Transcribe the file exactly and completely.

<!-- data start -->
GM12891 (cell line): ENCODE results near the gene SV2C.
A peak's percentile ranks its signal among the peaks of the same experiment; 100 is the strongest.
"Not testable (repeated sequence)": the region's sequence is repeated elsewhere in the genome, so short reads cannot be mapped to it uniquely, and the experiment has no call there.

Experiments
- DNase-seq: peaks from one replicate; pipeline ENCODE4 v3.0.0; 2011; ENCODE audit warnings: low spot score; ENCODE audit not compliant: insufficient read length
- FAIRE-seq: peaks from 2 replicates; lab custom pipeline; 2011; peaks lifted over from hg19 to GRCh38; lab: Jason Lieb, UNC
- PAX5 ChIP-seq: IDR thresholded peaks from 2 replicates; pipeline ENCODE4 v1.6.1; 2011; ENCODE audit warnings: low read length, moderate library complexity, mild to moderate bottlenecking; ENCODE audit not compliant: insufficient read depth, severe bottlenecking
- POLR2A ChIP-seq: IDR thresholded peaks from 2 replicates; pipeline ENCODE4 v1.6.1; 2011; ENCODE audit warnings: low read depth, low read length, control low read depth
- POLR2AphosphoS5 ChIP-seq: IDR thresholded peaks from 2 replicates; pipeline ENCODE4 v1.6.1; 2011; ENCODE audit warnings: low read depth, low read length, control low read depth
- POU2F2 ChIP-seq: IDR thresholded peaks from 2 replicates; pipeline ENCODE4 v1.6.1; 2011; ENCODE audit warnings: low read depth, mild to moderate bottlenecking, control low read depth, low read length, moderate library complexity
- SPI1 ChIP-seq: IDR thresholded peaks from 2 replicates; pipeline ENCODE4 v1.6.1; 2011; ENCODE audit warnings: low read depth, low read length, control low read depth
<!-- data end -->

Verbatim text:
GM12891 (cell line): ENCODE results near the gene SV2C.
A peak's percentile ranks its signal among the peaks of the same experiment; 100 is the strongest.
"Not testable (repeated sequence)": the region's sequence is repeated elsewhere in the genome, so short reads cannot be mapped to it uniquely, and the experiment has no call there.

Experiments
- DNase-seq: peaks from one replicate; pipeline ENCODE4 v3.0.0; 2011; ENCODE audit warnings: low spot score; ENCODE audit not compliant: insufficient read length
- FAIRE-seq: peaks from 2 replicates; lab custom pipeline; 2011; peaks lifted over from hg19 to GRCh38; lab: Jason Lieb, UNC
- PAX5 ChIP-seq: IDR thresholded peaks from 2 replicates; pipeline ENCODE4 v1.6.1; 2011; ENCODE audit warnings: low read length, moderate library complexity, mild to moderate bottlenecking; ENCODE audit not compliant: insufficient read depth, severe bottlenecking
- POLR2A ChIP-seq: IDR thresholded peaks from 2 replicates; pipeline ENCODE4 v1.6.1; 2011; ENCODE audit warnings: low read depth, low read length, control low read depth
- POLR2AphosphoS5 ChIP-seq: IDR thresholded peaks from 2 replicates; pipeline ENCODE4 v1.6.1; 2011; ENCODE audit warnings: low read depth, low read length, control low read depth
- POU2F2 ChIP-seq: IDR thresholded peaks from 2 replicates; pipeline ENCODE4 v1.6.1; 2011; ENCODE audit warnings: low read depth, mild to moderate bottlenecking, control low read depth, low read length, moderate library complexity
- SPI1 ChIP-seq: IDR thresholded peaks from 2 replicates; pipeline ENCODE4 v1.6.1; 2011; ENCODE audit warnings: low read depth, low read length, control low read depth